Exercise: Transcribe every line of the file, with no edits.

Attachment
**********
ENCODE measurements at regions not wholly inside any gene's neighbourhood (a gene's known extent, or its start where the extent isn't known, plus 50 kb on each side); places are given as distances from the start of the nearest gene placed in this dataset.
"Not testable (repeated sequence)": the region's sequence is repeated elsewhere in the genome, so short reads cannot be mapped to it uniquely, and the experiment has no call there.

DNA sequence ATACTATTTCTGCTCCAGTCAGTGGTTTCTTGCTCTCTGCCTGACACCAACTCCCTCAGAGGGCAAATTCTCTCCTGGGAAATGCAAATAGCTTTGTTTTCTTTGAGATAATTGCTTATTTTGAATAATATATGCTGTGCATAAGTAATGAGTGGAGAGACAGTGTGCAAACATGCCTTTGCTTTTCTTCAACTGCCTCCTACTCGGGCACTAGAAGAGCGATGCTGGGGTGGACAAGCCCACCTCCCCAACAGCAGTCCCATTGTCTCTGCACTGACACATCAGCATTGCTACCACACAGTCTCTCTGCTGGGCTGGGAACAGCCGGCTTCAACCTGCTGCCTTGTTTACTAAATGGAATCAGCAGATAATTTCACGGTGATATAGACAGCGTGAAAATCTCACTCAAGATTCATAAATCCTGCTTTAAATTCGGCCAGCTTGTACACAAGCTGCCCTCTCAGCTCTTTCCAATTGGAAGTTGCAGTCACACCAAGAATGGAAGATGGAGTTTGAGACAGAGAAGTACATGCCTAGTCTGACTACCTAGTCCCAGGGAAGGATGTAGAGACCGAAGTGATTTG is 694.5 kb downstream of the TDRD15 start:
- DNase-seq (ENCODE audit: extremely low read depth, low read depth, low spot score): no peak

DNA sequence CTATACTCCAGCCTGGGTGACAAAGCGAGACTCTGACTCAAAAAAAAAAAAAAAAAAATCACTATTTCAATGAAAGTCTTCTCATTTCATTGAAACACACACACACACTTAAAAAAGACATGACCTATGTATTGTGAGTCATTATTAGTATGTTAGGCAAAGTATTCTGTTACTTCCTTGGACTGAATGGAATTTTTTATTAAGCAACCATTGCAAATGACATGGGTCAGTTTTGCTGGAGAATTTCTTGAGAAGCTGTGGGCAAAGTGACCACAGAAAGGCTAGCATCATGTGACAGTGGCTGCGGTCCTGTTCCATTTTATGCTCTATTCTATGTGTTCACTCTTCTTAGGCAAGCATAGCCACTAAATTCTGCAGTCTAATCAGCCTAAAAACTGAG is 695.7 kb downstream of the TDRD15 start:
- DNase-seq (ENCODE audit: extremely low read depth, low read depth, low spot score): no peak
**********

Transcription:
ENCODE measurements at regions not wholly inside any gene's neighbourhood (a gene's known extent, or its start where the extent isn't known, plus 50 kb on each side); places are given as distances from the start of the nearest gene placed in this dataset.
"Not testable (repeated sequence)": the region's sequence is repeated elsewhere in the genome, so short reads cannot be mapped to it uniquely, and the experiment has no call there.

DNA sequence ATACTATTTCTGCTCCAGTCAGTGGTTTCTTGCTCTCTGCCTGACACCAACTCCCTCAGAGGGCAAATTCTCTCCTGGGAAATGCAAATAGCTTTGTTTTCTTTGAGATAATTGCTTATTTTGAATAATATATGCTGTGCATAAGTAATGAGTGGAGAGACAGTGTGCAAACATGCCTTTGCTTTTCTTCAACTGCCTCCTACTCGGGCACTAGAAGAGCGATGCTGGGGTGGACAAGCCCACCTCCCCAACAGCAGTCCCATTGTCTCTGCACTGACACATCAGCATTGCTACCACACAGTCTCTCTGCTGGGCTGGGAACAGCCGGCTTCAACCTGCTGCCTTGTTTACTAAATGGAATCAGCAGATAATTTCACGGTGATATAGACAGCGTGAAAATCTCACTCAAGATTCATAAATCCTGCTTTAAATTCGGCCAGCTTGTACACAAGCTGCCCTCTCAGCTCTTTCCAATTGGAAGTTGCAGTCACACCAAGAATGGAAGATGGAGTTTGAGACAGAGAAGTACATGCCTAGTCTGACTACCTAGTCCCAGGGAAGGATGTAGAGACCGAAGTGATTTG is 694.5 kb downstream of the TDRD15 start:
- DNase-seq (ENCODE audit: extremely low read depth, low read depth, low spot score): no peak

DNA sequence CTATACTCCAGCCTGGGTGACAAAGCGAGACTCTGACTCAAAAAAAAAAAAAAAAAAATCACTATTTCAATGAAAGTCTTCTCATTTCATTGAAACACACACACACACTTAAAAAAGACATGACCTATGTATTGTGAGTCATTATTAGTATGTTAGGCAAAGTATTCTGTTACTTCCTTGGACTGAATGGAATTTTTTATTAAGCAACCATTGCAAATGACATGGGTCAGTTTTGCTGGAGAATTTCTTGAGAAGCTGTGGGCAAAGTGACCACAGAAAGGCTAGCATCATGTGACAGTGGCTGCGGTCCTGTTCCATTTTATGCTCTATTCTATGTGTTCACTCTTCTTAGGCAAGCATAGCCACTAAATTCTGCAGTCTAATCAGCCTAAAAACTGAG is 695.7 kb downstream of the TDRD15 start:
- DNase-seq (ENCODE audit: extremely low read depth, low read depth, low spot score): no peak